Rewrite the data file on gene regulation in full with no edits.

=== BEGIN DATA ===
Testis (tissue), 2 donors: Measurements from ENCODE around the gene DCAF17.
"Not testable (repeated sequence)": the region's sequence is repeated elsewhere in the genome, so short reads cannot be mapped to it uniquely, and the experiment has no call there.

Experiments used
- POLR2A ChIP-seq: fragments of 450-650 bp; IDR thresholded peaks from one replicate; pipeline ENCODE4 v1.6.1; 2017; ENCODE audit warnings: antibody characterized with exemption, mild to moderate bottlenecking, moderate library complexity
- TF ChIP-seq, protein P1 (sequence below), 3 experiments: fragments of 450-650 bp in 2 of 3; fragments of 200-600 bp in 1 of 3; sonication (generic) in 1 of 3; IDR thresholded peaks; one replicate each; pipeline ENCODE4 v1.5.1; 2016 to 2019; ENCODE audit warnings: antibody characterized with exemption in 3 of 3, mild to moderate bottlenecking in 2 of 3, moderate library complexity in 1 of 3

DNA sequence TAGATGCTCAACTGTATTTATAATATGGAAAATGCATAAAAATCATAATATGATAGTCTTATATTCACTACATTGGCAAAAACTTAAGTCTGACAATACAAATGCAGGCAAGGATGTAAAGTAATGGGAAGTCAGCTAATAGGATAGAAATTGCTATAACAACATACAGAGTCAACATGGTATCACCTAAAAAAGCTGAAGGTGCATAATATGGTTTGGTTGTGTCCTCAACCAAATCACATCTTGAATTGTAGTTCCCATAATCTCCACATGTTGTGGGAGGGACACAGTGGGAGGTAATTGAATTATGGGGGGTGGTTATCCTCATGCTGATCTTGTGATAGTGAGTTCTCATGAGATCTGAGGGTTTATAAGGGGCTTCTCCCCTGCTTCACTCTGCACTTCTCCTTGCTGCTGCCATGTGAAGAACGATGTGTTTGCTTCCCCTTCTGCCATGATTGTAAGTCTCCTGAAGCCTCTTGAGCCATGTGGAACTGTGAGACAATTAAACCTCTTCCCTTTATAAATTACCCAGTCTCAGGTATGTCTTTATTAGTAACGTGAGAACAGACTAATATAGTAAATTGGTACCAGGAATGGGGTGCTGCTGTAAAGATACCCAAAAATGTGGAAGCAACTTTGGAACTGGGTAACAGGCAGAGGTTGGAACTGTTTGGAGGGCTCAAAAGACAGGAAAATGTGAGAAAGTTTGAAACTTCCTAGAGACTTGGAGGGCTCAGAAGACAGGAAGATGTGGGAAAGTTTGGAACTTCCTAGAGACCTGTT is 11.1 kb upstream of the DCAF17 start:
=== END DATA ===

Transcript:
Testis (tissue), 2 donors: Measurements from ENCODE around the gene DCAF17.
"Not testable (repeated sequence)": the region's sequence is repeated elsewhere in the genome, so short reads cannot be mapped to it uniquely, and the experiment has no call there.

Experiments used
- POLR2A ChIP-seq: fragments of 450-650 bp; IDR thresholded peaks from one replicate; pipeline ENCODE4 v1.6.1; 2017; ENCODE audit warnings: antibody characterized with exemption, mild to moderate bottlenecking, moderate library complexity
- TF ChIP-seq, protein P1 (sequence below), 3 experiments: fragments of 450-650 bp in 2 of 3; fragments of 200-600 bp in 1 of 3; sonication (generic) in 1 of 3; IDR thresholded peaks; one replicate each; pipeline ENCODE4 v1.5.1; 2016 to 2019; ENCODE audit warnings: antibody characterized with exemption in 3 of 3, mild to moderate bottlenecking in 2 of 3, moderate library complexity in 1 of 3

DNA sequence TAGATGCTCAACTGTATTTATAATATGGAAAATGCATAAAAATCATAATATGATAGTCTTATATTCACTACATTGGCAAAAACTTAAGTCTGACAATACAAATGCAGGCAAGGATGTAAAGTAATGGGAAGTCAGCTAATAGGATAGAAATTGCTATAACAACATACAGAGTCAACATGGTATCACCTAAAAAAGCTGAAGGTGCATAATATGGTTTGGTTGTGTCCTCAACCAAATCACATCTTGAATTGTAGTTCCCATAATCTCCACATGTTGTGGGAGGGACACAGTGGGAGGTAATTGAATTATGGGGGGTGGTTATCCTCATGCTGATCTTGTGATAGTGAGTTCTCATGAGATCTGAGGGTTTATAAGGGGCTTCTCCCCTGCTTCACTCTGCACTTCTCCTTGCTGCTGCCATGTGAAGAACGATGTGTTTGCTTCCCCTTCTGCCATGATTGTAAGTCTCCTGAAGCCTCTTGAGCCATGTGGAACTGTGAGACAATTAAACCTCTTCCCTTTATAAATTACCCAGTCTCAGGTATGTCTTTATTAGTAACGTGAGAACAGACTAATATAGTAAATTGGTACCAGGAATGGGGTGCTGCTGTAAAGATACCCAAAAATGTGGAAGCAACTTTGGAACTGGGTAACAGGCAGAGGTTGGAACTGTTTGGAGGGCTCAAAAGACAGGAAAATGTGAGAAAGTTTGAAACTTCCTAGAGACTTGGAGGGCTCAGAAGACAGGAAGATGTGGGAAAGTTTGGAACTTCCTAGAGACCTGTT is 11.1 kb upstream of the DCAF17 start: